The 100 day stitch book challenge starts today! Please be sure to read these two pages completely before you start:
1 – Before you do anything else please read this page carefully.
2 – Find the tutorial for how to cut your pages and make the book here. We don’t assemble the book until the pages are done but it’s good to know where we are headed.
And it’s not mandatory but helpful : check out this blog post.
That’s it! And you’ve already done the hardest part – showing up. I’m so glad you’re here and I’ve got some tips to help make this daily commitment easy and productive for you.
1. Keep your materials easily accessible. Maybe you don’t have a permanently designated stitching area or table. I like to do my sewing and painting in the same sunny spot so I put all my stitch book supplies on a big tray so it can be whisked away when it’s time to paint. And when it’s time to stitch (usually in the morning) there is no significant obstacle to starting, just grab the tray.
2. Speaking of time to stitch, doing your 15 minutes at the same time each day can have a magical effect. Even if it’s not always possible, doing it most of the time can help get your subconscious on board. For me this benefit kicks in after a few weeks.
3. Invite the universe in. Find inspiration for shapes and marks in your day. Take a walk and see what you can see through the lens of your stitch book project. Invite happenstance, grab a scrap without looking for a place to start or splatter some paint or dye or your page before you stitch and see where that leads you.
4. Have a plan for the bad days. They are inevitable. I have lots of them. Decide ahead of time on a minimally acceptable effort for yourself. And keep a collection of inspiring/favorite scraps in reserve so if you’re stuck or super stretched for time you have an easy win. Trust me, keeping the daily commitment helps create and build momentum. It is much easier to keep going than to start. It’s also helpful to have a simple to-go kit. Last year a lot of my stitching happened while traveling.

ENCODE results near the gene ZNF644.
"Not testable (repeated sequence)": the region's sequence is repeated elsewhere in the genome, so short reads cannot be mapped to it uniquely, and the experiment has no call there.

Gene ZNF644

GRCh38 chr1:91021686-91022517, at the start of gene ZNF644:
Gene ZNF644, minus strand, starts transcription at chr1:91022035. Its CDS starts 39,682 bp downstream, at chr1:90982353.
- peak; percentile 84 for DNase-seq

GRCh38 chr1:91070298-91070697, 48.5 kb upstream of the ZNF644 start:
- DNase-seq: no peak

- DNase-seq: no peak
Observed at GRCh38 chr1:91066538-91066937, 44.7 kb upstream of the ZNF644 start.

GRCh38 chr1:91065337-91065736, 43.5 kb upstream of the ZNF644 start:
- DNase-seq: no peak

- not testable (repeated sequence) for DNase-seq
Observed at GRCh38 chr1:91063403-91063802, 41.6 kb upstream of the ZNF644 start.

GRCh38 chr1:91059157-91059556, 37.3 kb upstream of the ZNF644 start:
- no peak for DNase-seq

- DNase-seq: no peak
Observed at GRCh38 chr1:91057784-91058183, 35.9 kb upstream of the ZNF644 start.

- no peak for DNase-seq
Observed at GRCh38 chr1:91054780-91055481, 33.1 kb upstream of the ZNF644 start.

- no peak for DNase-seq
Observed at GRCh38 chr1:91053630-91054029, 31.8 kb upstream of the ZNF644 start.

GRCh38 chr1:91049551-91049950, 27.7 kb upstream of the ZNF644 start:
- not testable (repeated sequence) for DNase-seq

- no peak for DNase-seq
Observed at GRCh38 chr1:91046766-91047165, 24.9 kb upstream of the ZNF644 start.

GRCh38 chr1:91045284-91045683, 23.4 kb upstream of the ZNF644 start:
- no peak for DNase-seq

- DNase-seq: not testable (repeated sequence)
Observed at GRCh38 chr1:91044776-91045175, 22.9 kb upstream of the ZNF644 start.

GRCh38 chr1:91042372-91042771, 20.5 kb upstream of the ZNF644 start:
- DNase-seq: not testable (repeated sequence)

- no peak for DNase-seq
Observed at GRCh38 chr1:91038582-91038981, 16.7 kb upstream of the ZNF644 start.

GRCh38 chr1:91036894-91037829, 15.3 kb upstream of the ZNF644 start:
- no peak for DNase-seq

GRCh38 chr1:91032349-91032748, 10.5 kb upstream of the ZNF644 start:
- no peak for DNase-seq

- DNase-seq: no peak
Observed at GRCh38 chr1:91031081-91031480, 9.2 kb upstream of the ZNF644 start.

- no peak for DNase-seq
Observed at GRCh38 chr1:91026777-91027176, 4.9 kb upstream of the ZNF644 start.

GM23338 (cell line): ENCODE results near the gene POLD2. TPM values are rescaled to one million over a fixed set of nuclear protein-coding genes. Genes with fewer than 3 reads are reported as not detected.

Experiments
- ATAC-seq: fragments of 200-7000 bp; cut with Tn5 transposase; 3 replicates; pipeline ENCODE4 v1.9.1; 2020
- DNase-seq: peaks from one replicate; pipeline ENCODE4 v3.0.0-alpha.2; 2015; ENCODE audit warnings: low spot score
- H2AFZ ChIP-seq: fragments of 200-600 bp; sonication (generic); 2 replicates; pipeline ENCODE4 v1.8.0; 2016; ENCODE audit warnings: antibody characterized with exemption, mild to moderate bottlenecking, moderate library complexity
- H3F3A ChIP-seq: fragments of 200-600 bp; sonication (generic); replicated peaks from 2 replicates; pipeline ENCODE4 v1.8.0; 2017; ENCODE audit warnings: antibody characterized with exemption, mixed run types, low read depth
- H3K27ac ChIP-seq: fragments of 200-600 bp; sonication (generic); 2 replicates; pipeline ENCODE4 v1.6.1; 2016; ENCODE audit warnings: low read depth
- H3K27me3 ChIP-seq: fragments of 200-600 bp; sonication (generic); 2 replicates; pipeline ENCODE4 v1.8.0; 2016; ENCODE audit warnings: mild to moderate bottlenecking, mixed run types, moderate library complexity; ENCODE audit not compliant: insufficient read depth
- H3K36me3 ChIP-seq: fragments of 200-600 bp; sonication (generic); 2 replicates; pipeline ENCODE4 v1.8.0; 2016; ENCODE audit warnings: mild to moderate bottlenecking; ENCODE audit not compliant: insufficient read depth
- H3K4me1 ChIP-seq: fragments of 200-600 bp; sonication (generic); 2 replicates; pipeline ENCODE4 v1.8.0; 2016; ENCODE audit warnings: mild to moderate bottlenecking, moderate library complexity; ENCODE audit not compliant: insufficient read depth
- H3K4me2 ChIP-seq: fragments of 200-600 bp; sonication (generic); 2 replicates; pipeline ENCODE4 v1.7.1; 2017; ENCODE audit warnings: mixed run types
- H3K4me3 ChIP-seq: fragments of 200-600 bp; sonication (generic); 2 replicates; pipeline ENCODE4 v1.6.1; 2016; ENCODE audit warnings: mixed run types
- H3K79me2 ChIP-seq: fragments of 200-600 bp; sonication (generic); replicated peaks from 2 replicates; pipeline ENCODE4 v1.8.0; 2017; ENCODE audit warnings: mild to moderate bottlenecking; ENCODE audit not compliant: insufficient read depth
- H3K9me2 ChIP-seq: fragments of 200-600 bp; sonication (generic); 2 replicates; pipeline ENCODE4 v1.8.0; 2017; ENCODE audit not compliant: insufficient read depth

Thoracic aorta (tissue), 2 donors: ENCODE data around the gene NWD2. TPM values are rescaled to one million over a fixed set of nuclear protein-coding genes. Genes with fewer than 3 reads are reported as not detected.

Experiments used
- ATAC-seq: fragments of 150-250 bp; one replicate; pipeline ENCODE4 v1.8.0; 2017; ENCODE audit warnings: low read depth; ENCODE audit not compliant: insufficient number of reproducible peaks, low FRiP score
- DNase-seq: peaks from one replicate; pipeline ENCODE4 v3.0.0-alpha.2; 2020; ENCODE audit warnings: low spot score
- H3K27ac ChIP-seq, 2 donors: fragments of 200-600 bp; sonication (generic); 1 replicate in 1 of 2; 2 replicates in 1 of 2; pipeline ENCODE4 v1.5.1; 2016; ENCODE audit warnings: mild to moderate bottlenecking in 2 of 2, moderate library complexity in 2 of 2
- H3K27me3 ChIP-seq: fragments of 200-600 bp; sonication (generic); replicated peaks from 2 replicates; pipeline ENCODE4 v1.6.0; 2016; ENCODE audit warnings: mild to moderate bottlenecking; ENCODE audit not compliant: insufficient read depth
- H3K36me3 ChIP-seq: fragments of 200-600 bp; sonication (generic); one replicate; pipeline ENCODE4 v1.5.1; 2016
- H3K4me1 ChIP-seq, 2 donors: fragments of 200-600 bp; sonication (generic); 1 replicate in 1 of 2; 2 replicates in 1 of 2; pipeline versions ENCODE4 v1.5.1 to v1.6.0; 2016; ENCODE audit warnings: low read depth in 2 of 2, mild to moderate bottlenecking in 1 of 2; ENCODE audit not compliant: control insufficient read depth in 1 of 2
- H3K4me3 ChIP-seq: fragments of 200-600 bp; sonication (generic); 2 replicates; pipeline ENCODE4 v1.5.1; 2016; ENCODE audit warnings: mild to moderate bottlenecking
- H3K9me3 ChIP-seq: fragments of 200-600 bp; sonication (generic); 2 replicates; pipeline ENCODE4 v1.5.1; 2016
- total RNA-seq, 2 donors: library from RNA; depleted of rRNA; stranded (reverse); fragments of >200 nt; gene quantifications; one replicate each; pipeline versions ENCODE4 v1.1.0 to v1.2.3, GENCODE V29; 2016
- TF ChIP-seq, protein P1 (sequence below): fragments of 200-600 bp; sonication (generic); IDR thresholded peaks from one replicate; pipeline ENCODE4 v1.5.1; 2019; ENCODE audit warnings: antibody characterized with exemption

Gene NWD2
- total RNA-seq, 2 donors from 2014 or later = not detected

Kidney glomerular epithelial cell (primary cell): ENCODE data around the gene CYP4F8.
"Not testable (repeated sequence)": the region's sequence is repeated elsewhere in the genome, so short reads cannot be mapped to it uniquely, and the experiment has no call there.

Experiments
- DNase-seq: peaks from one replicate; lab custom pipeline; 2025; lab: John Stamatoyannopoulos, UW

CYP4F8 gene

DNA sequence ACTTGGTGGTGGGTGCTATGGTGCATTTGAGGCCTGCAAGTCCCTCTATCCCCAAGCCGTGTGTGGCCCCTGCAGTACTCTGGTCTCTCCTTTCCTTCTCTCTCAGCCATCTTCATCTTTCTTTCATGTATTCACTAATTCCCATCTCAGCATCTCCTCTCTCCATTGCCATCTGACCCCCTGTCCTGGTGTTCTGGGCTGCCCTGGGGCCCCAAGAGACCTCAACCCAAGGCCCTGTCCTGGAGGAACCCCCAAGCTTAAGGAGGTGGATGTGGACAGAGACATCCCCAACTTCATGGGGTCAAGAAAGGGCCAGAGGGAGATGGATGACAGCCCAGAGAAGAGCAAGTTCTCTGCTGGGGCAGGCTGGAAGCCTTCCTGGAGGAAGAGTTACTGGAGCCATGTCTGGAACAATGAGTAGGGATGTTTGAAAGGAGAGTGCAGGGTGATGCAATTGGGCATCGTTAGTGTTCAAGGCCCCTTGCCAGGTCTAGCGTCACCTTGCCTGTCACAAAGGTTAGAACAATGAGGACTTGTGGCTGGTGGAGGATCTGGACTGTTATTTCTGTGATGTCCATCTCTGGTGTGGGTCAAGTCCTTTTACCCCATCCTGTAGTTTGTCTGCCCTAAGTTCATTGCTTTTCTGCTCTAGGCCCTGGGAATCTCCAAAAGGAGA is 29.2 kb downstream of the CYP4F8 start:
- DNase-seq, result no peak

5. Get the benefit of community. It’s so helpful. There are lots of ways you can do that. Share your pages on instagram using #annwoodstitchbook , join the stitch club community (lots of day 1 pages are already posted!) or team up with friends for group stitching.
6. There are no mistakes, only information. Having a healthy (and productive) attitude towards mistakes, failures and bad days is key to creative growth. Since I was a kid my process has begun with this direction to myself “start making your mistakes”. Mistakes and missteps are full of information and signposts towards work you end up liking.
7. The blank page can be scary and paralyzing. The idea of starting without any structure can be daunting. So give yourself a little structure but still preserve the spontaneity of the process. For example, decide to use one color – maybe just shades of red. It gives you a refreshed perspective on your stash and a place to start. You can do this with shapes too – what if you were limited to just circles for one page? I promise, circles will begin to present new possibilities to you.
We won’t assemble the book until after the 100 days of stitching but I did want to offer a possibility for an alternative way of finishing the book so you can have it in the back of your mind while you’re making your pages. I taught a stitch book class in France last summer, a sort of travel journal. The edges of the pages are left raw and showing instead of turned in. I’m leaning towards finishing my 100 day book this way. We can talk more about how to do that when it’s time to assemble.
2023 day 1